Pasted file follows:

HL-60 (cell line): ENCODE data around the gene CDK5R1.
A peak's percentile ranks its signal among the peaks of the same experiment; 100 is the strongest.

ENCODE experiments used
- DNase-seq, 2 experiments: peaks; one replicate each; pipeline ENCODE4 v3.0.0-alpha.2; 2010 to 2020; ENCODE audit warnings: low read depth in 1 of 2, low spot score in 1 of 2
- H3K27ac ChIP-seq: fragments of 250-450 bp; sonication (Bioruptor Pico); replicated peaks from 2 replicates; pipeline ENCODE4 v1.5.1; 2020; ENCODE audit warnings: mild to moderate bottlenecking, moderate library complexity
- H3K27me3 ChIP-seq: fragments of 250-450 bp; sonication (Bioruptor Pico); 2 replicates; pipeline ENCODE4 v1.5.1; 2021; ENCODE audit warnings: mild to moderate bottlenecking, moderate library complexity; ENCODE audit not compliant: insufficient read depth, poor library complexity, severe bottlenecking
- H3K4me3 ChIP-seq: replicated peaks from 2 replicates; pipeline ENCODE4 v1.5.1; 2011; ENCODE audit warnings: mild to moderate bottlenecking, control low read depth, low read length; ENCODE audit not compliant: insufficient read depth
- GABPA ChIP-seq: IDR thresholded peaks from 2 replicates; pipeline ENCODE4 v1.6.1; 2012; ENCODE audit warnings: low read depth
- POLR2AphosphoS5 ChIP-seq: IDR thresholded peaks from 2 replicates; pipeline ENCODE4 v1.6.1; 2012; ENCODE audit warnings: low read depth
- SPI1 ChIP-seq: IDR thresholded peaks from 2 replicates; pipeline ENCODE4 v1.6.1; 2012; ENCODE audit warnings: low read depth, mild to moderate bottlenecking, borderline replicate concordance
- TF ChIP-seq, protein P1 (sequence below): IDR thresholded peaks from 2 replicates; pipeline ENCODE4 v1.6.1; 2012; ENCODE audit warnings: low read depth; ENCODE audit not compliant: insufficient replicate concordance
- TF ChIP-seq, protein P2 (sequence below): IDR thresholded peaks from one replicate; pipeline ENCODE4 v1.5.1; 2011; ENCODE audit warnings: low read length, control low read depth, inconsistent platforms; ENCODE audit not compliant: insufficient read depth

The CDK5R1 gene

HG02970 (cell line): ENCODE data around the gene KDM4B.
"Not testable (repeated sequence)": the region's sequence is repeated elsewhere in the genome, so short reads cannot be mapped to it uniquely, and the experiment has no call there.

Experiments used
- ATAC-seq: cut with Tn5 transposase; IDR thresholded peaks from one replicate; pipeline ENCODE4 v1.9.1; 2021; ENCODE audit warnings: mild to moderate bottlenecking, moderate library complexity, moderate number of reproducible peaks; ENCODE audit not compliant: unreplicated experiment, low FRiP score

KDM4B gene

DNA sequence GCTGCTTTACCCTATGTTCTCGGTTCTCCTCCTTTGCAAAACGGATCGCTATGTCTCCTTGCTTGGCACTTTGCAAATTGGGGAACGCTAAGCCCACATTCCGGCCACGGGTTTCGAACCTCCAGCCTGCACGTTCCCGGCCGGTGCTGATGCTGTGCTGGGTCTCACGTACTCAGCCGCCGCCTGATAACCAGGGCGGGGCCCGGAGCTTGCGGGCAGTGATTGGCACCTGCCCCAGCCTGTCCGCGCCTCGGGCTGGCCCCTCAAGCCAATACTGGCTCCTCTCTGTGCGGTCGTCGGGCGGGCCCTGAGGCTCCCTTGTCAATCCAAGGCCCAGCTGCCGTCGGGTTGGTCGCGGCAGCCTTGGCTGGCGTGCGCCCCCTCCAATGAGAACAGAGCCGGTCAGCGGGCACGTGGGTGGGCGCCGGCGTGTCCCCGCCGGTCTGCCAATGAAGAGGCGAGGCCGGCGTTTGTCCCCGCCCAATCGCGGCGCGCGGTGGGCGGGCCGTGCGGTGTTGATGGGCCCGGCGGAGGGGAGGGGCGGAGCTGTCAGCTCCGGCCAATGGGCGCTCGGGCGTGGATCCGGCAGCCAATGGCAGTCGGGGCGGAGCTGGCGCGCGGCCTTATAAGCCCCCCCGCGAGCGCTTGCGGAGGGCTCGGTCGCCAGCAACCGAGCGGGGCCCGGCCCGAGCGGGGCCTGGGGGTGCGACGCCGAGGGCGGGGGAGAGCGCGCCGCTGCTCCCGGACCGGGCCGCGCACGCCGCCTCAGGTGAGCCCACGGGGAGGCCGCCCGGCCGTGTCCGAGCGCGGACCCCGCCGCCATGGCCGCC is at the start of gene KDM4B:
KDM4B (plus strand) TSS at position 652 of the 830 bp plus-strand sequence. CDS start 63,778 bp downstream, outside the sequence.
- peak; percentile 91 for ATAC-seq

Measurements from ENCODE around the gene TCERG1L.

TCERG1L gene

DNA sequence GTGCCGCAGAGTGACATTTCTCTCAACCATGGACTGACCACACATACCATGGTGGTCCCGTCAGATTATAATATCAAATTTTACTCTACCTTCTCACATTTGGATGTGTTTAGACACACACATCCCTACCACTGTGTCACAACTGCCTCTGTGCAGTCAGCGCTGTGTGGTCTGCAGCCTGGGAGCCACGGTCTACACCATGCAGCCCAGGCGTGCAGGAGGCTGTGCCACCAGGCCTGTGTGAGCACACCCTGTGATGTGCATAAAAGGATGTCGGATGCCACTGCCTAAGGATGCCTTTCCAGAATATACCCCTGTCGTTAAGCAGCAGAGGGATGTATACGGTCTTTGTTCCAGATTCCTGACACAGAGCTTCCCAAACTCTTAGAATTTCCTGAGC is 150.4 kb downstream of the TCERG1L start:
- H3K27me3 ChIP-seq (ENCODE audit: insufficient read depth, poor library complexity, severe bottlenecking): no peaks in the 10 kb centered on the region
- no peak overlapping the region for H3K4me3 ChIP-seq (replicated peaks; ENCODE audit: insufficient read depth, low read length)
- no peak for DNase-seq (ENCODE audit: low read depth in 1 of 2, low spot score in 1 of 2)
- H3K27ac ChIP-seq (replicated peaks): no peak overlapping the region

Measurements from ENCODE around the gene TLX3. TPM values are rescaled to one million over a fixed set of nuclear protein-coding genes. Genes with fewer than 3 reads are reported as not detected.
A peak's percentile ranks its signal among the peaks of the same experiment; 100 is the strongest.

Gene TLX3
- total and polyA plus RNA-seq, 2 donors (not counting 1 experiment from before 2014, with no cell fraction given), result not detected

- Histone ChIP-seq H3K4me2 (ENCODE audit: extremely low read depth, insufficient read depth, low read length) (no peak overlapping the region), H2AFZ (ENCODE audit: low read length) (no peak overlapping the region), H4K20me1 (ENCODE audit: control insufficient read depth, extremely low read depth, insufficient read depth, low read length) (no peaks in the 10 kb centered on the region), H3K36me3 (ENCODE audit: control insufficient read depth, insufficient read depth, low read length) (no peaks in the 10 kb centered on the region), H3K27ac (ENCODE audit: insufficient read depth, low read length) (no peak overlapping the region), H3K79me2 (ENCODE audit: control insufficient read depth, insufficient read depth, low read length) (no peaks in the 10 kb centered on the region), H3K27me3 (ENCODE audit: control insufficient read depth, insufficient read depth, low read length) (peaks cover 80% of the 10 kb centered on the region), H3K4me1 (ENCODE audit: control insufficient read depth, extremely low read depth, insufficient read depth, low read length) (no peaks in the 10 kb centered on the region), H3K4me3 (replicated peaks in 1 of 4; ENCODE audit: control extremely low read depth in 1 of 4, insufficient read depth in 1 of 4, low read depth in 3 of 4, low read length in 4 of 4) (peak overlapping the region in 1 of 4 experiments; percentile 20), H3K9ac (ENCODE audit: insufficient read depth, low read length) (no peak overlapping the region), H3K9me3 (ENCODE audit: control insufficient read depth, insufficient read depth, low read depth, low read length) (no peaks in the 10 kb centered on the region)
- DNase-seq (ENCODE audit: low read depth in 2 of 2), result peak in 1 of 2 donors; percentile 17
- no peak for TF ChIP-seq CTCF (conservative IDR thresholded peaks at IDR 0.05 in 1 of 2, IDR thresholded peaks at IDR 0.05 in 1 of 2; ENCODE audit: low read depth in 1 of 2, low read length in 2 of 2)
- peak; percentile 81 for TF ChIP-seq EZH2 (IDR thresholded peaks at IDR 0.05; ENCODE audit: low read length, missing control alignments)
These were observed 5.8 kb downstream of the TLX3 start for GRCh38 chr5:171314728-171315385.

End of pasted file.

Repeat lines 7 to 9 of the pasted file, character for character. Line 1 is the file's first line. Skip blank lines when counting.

- H3K4me3 ChIP-seq: replicated peaks from 2 replicates; pipeline ENCODE4 v1.5.1; 2011; ENCODE audit warnings: mild to moderate bottlenecking, control low read depth, low read length; ENCODE audit not compliant: insufficient read depth
- GABPA ChIP-seq: IDR thresholded peaks from 2 replicates; pipeline ENCODE4 v1.6.1; 2012; ENCODE audit warnings: low read depth
- POLR2AphosphoS5 ChIP-seq: IDR thresholded peaks from 2 replicates; pipeline ENCODE4 v1.6.1; 2012; ENCODE audit warnings: low read depth